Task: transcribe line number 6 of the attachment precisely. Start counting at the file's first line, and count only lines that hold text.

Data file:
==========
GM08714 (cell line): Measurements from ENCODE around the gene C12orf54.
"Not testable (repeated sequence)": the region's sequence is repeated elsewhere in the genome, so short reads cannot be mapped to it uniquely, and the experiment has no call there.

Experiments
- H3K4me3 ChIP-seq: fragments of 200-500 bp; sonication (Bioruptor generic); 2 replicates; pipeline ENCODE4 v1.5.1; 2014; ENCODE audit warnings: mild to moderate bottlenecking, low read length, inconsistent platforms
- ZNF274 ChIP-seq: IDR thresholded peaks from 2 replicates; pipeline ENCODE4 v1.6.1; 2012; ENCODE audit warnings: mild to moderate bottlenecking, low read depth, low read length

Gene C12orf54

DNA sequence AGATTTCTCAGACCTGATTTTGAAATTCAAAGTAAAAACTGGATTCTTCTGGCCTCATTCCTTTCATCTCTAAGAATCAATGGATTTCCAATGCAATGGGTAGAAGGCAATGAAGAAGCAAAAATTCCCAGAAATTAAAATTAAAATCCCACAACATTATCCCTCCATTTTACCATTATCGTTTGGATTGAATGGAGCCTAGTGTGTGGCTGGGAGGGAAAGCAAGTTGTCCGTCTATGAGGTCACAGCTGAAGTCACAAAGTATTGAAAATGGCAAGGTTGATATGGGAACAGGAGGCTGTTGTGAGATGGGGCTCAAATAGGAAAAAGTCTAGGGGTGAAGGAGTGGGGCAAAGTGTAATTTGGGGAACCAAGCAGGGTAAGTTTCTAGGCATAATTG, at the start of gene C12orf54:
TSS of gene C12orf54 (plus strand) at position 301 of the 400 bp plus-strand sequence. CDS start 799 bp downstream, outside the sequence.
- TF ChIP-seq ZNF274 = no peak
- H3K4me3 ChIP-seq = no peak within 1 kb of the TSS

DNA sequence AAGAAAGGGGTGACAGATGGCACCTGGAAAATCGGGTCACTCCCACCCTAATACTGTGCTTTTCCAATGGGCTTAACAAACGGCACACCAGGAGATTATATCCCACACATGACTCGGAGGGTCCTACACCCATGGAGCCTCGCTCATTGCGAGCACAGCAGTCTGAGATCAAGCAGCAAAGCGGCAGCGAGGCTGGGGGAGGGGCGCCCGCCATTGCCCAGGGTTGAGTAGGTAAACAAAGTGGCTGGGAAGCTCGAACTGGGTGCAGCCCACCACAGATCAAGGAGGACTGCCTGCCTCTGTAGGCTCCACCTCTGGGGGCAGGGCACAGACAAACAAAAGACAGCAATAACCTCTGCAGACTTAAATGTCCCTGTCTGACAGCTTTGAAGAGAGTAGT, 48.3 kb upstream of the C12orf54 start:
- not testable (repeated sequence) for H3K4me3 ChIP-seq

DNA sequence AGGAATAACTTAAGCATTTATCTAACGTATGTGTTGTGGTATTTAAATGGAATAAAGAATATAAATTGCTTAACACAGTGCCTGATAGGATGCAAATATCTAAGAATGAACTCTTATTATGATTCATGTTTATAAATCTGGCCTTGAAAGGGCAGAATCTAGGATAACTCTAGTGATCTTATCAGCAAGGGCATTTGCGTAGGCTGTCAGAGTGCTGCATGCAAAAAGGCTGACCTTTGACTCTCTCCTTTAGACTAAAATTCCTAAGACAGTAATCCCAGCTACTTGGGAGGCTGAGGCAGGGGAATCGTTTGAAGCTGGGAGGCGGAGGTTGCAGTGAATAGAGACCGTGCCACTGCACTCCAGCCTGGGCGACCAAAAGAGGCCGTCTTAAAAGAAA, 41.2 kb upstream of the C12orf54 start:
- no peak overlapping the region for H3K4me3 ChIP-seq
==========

Gene C12orf54